When the San Dieguito Union High School District unveiled its new Earl Warren Middle School Campus in Solana Beach, parents of students in the adult transition program wondered why their kids were left out of the equation.
As the school underwent a rebuild, the middle-schoolers there were set to get state-of-the-art classrooms, with large windows and natural light. The plan for the transition students, however, was to stick them in cramped portable classrooms. Accusations of discrimination then led the district to move the program to a different campus, highlighting the district’s inability to find a permanent home for its adult special education program.
“If kids were being put in there because of their race or language skills or religions, there would be outrage,” said Lucile Lynch, a parent of a student the program.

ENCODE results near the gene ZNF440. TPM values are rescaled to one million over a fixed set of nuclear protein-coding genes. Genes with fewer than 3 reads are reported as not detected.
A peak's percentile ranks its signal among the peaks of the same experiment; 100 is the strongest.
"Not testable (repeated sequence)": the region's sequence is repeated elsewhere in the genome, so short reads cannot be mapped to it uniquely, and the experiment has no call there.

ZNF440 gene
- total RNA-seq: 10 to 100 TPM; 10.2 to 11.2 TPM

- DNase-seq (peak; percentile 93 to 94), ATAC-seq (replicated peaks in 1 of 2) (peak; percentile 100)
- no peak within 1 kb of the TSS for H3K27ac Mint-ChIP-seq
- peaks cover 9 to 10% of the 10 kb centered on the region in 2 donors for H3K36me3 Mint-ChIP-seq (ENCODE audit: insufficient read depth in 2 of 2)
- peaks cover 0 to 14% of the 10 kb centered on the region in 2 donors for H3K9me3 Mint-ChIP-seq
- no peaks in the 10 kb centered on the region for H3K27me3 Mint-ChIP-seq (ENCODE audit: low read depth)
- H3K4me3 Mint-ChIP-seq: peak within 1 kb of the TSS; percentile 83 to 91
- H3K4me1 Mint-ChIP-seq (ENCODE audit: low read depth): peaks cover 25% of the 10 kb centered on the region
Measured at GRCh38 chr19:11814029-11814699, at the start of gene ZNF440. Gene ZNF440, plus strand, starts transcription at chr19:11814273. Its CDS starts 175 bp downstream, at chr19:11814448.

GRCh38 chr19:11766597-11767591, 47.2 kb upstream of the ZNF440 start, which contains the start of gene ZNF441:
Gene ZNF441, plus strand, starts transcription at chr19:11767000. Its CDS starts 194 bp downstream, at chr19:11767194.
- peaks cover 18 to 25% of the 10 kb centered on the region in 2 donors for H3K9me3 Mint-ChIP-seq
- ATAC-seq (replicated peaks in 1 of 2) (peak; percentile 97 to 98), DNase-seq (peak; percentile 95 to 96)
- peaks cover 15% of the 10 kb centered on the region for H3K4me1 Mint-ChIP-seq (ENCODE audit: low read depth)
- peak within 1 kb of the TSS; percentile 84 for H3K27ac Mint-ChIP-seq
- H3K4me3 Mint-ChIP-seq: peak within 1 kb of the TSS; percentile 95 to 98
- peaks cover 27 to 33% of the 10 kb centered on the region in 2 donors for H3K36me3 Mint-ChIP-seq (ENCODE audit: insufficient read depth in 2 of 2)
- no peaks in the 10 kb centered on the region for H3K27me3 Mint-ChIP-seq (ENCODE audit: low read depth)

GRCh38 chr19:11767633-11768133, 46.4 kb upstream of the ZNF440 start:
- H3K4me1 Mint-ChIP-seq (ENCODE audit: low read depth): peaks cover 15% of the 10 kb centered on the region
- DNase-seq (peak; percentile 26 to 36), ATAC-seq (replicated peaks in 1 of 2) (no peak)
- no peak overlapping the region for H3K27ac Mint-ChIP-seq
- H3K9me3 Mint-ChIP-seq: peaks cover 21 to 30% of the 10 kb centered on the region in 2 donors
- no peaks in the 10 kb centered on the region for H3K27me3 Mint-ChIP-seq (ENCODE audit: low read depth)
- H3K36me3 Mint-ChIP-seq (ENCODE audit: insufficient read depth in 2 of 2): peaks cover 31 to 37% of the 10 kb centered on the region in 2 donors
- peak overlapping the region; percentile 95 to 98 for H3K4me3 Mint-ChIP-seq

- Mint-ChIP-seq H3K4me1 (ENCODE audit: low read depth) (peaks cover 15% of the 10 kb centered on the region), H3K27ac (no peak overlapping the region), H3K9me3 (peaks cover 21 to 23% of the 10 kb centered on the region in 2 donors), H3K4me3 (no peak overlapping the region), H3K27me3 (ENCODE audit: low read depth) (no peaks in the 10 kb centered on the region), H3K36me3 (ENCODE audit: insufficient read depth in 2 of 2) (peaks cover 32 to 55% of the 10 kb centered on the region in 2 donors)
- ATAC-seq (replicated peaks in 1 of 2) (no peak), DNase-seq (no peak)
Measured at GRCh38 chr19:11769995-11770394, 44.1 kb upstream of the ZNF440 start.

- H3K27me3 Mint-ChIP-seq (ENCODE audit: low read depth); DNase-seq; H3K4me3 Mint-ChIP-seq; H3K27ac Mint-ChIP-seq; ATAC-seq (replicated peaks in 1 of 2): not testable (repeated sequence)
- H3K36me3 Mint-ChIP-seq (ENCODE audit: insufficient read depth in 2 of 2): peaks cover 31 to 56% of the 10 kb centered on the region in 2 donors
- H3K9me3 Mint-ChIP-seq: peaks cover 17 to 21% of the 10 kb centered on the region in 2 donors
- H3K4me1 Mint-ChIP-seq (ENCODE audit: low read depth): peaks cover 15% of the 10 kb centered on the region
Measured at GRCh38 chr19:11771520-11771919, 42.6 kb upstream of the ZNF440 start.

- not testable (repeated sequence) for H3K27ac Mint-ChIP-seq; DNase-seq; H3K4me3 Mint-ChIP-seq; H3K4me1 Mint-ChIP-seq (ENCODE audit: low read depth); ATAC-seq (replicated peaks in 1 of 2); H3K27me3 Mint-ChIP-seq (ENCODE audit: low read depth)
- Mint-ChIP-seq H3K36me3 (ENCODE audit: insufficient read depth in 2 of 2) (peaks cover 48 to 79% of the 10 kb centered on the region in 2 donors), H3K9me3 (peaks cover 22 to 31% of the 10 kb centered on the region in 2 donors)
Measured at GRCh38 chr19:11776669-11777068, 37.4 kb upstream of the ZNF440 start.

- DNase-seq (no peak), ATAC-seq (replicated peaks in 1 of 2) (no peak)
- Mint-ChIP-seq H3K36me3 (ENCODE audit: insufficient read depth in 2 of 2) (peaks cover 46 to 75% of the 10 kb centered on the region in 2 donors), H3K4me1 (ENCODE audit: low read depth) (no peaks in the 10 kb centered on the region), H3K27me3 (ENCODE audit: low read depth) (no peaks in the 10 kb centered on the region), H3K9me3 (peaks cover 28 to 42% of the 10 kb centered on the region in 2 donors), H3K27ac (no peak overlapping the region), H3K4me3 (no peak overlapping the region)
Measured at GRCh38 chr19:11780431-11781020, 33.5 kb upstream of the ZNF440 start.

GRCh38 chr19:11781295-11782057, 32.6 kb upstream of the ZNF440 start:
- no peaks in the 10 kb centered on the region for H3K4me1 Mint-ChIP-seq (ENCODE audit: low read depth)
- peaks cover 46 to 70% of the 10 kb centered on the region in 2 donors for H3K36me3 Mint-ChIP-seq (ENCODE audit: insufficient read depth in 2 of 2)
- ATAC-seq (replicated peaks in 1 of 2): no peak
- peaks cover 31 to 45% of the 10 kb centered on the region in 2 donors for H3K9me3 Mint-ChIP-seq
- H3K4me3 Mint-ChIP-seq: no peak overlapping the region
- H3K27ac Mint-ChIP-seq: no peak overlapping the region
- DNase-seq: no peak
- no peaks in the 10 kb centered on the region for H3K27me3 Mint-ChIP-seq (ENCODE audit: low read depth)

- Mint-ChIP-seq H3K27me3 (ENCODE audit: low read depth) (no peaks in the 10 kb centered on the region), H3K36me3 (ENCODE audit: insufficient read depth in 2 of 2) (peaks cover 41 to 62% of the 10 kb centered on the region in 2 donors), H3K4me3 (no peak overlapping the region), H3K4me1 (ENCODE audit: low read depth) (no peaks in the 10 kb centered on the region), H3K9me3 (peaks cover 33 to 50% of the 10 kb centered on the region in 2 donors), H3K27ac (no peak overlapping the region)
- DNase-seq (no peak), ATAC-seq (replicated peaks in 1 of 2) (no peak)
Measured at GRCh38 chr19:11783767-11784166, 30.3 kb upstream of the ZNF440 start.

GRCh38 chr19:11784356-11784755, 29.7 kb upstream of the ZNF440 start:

Parents have started calling the new classrooms “tool sheds,” since they only have three small windows and the air is poorly conditioned.
This year, the program expects to nearly double its enrollment, which would have meant crowded classes. The school district originally thought it could get four portable classrooms on the campus, but instead it could only fit two.
The adult transition program helps 18- to 22-year-old students transition from school to adulthood, teaching them skills to become self-sufficient.